Approximately 75% to 80% of cervical cancers are SCCs, and most of the remaining cases are adenocarcinomas. There appears to be an increase in the frequency of cervical adenocarcinomas, but this may be a result of the decrease in the incidence of invasive squamous cell lesions. With respect to histopathology, a SEER population study conducted on cases registered from 1973 to 2002 noted increasing numbers of adenocarcinomas despite a general decline, suggesting the inefficiency of conventional screening for these tumors. Adenocarcinoma arises from the endocervical mucous-producing gland cells, and because of its origin within the cervix, it may be present for a considerable time before it becomes clinically evident. These lesions are characteristically bulky neoplasms that expand the cervical canal and create the so-called barrel-shaped lesions of the cervix. The spread pattern of these lesions is similar to that of SCC, with direct extension accompanied by metastases to regional pelvic nodes as the primary routes of dissemination. Local recurrence is more common in these lesions, and this has resulted in the commonly held belief that they are more radioresistant than are their squamous counterpart. It seems more likely, however, that the bulky, expansive nature of these endocervical lesions, rather than a differential in radiosensitivity, accounts for the local recurrence. Two controversial issues continue with regard to management of adenocarcinoma of the cervix. First, does this cell type carry a worse prognosis than squamous or adenosquamous cell types? Second, for early-stage disease, which therapy (radical surgery, radiation, or combined treatment) is superior?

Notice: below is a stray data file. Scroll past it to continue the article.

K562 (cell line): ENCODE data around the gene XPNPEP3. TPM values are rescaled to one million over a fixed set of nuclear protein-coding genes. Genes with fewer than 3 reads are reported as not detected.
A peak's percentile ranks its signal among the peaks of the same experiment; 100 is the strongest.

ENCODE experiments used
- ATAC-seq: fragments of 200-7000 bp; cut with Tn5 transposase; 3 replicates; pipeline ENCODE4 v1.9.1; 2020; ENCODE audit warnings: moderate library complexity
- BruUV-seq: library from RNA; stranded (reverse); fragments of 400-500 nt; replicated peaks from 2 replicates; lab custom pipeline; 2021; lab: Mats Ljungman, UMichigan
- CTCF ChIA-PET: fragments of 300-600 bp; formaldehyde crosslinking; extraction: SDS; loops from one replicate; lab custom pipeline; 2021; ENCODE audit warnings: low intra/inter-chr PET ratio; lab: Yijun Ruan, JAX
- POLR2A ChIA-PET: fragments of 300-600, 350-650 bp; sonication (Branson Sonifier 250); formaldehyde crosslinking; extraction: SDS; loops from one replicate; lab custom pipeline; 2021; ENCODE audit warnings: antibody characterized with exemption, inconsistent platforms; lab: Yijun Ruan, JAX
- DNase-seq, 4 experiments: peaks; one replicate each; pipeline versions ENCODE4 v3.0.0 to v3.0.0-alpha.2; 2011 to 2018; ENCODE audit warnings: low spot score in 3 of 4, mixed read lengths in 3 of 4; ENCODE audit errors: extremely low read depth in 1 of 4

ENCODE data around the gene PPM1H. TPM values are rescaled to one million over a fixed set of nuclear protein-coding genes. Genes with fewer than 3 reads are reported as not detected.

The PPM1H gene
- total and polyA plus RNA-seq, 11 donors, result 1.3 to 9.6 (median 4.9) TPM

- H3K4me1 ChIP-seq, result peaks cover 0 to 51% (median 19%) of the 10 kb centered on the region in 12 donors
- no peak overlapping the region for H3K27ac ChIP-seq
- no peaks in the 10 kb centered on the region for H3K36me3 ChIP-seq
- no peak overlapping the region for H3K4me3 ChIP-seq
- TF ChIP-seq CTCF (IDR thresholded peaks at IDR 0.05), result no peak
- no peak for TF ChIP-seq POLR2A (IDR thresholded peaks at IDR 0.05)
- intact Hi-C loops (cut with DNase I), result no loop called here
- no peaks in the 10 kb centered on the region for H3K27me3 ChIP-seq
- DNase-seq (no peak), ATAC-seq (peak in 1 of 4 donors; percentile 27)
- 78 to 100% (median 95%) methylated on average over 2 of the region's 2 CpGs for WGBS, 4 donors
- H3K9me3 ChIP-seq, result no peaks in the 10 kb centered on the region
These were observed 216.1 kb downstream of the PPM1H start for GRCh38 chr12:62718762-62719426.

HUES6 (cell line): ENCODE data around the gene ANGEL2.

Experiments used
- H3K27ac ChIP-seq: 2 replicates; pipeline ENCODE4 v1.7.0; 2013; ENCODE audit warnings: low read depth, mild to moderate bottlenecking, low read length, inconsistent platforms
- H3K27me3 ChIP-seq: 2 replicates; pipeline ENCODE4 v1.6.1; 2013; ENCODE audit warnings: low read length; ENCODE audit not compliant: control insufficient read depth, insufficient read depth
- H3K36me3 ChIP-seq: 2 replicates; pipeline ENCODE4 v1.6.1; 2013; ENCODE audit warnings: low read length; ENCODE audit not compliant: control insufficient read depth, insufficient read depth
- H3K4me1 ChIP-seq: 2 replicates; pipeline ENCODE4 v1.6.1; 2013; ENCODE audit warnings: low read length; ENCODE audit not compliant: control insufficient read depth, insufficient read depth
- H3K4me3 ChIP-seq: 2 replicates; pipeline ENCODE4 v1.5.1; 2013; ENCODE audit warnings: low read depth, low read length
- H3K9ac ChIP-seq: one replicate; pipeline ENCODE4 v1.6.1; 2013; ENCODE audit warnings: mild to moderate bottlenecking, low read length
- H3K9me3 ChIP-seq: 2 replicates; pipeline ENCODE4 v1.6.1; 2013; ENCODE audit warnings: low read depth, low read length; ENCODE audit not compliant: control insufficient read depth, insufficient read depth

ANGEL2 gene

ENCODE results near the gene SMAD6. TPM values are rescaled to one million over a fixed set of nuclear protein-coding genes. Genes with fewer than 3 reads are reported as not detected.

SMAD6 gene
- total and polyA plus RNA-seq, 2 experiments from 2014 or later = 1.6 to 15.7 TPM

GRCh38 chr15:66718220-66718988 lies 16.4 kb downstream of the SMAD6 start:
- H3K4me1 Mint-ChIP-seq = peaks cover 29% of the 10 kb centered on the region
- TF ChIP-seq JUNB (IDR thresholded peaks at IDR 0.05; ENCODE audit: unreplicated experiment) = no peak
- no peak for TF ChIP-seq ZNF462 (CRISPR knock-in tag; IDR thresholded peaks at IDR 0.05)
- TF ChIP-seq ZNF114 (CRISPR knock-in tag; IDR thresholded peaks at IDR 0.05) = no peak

Most studies suggest no difference in survival when adenocarcinomas are compared with SCCs after correction for stage. The 1998 Federation for International Gynecologists and Obstetricians (FIGO) Annual Report, which reported more than 10,000 SCCs and 1138 adenocarcinomas using multivariant analysis, noted no difference in survival in stage I cancers. In a study by Chen and associates of 302 adenocarcinomas, it was noted that in early stages, multivariant analysis noted better survival in patients treated with radical surgery compared with those treated with radiation therapy.

Kjorstad and Bond investigated the metastatic potential and patterns of dissemination in 150 patients with stage Ib adenocarcinoma of the cervix treated from 1956 to 1977. All patients were treated with a combination of intracavitary radium followed by radical hysterectomy (RH) with pelvic lymph node dissection. The incidence of pelvic metastases and distant recurrences and the survival rates were the same as those given in previously published reports for SCC treated in the same manner. In one respect, the adenocarcinomas showed a significant difference from the squamous cell cancers. The incidence of residual tumor in the hysterectomy specimens after intracavitary treatment was much higher (30% vs. 11%). Kjorstad and Bond considered this a strong argument for surgical treatment of patients with early stages of adenocarcinoma of the cervix.